The witness of Archbishop Anastasios shows us a third way. The question about safety is the wrong one. Our goal throughout the pandemic is not to be safe but to be faithful. The quest for faithfulness recognizes that there is no safety in this world. We face great danger no matter what choices we make. There is danger in contracting COVID-19, there is danger in isolation, there is danger in being deprived of the Eucharist.
The fundamentalist’s claim that, “It is impossible to contract the virus at a church service, from a holy icon or in the process of receiving holy Communion,” may or may not be true, but simply making this claim trivializes all these things. If I will only come to unite myself with the body of Christ and receive His Body and Blood if I am assured that I am completely protected from the virus, then I am no different from the secularist that chooses not to participate in the liturgy or receive the Eucharist until all possibility of infection has passed. True faith does not say there is no risk in receiving the Eucharist; rather it says I cannot live without the Eucharist and therefore I embrace whatever risk is necessary.
This does not mean foolhardy or reckless risk-taking that could better be put in the category of putting God to the test. In times of persecution throughout history Christians have gathered as the body of Christ to receive the Eucharist at the risk of their lives, but they did not put themselves forward or seek persecution and martyrdom.
There undoubtedly have been words and actions from persons in the Orthodox Church that reflect an unhealthy fundamentalism, that has been rightly criticized by secular media. At the same time, these critics have often displayed a contentious and willfully ignorant approach to their coverage of the Orthodox Church during the crisis. People for whom preservation of their own biological life is the ultimate value cannot understand other people with higher callings and for whom death holds no fear. Lack of fear is seen by the fearful as a personal affront.
The death of the patriarch of Serbia was treated by the media with some satisfaction as proof that the behavior of the church in Serbia was horribly misguided. I do not wish to debate the merits of decisions made by Serbian church leaders. Rather, I would like to make the point that from the perspective of Patriarch Irinej his actions were appropriate, and the outcome was acceptable. He was 90 years old which meant that he was in a high-risk category for COVID-19 but also that he was drawing to the end of a long and faithful life. Regardless of the choices he made in October and November he only had a short time to live. He chose to spend that time fulfilling his duties as patriarch. He could have secluded himself and possibly avoided COVID-19, but he may have died from a heart attack or some other effect of old age in the meantime. By avoiding COVID-19 he would not have avoided death. Death is on the way for all of us. He may have escaped this virus only to spend the last years of his life in chronic illness and pain as his predecessor patriarch Pavle did. Would that have been a preferable outcome?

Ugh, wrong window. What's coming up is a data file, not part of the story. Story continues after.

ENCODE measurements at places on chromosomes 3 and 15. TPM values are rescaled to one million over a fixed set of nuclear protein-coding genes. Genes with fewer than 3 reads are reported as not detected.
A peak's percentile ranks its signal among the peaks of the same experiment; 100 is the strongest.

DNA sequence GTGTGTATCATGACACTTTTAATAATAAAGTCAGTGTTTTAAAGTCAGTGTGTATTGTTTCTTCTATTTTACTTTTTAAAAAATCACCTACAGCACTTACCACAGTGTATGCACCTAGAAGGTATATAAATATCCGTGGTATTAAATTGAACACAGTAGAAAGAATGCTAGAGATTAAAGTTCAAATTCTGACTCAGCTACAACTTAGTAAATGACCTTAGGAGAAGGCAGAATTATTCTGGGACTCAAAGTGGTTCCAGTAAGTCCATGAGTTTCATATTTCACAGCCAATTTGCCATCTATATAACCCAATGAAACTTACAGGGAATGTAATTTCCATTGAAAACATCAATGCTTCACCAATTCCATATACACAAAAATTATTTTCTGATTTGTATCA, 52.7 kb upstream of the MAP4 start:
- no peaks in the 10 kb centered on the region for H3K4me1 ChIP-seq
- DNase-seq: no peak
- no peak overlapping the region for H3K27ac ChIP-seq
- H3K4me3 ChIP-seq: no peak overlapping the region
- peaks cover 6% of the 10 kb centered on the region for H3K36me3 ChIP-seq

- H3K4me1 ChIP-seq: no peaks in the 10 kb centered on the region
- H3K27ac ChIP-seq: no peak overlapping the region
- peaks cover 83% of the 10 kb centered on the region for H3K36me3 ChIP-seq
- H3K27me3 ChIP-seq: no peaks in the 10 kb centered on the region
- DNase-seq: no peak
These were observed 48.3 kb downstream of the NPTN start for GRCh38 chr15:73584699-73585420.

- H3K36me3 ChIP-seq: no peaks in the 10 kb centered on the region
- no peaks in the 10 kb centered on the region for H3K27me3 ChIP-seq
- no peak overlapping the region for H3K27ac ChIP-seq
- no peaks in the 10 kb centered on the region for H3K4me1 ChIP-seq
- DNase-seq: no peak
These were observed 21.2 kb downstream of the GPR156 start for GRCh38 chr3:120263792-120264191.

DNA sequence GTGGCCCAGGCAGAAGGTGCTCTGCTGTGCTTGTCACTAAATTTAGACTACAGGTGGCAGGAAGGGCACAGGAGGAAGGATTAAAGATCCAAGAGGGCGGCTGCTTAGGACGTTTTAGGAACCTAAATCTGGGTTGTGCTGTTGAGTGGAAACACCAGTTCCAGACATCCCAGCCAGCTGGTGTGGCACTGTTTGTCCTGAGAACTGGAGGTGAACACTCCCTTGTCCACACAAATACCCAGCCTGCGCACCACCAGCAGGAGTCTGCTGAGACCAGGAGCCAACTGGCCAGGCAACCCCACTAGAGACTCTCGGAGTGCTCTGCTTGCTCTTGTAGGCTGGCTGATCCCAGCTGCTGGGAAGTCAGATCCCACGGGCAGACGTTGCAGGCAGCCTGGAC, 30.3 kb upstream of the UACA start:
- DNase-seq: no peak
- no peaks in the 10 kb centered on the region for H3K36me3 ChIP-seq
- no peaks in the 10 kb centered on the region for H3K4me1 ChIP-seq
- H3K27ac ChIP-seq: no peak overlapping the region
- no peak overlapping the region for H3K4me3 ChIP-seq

Archbishop Anastasios of Albania followed a strict regiment of quarantine, but both church leaders contracted COVID-19 at the same time. One of them died and one recovered, both were striving to be faithful to the ministries God had called them to in the best way that they knew how. The recovery of Archbishop Anastasios was a blessing to the Orthodox Church of Albania, but so was the faithful witness to the end given by Patriarch Irinej. His death was neither untimely nor tragic. We must strive for faithfulness not safety.
The pandemic and the digital world
The pandemic crisis has thrust us into the discarnate digital age with abrupt and disruptive suddenness. We have seen this process developing for the last few decades, but the pandemic accelerated it exponentially. We do not know how long this pandemic will last, or when the next one will emerge, but we do know that we will be living in an increasingly digital world for the rest of our lives. The ongoing crisis that we will all continue to face is how we will live the incarnate life of Christ in incarnate communities in this discarnate age. This is a true crisis in the sense of presenting both opportunity and danger. How will we negotiate the crisis to take advantage of the one and avoid the other?
Many of us have made great strides in our communities during the last year to do better ministry in digital spaces and we have seen tremendous opportunities open up, but we also have experienced the limitations and the pitfalls of this kind of ministry. I believe that this challenge, of ministry in the digital world, where people are increasingly isolated from one another, is an opportunity for us as Orthodox Christians to come together, learn from one another and support one another. We believe together that, we witness to the incarnate Christ who makes Himself present to us in His Body and Blood in the Eucharistic community physically gathered around the altar, as incarnate human persons. Many of the challenges which I have described as fundamentalist and secularist that have emerged during the pandemic will continue and be accentuated in the digital life of the future. How can we as Christians help one another to live in faithfulness and without fear as we face these challenges?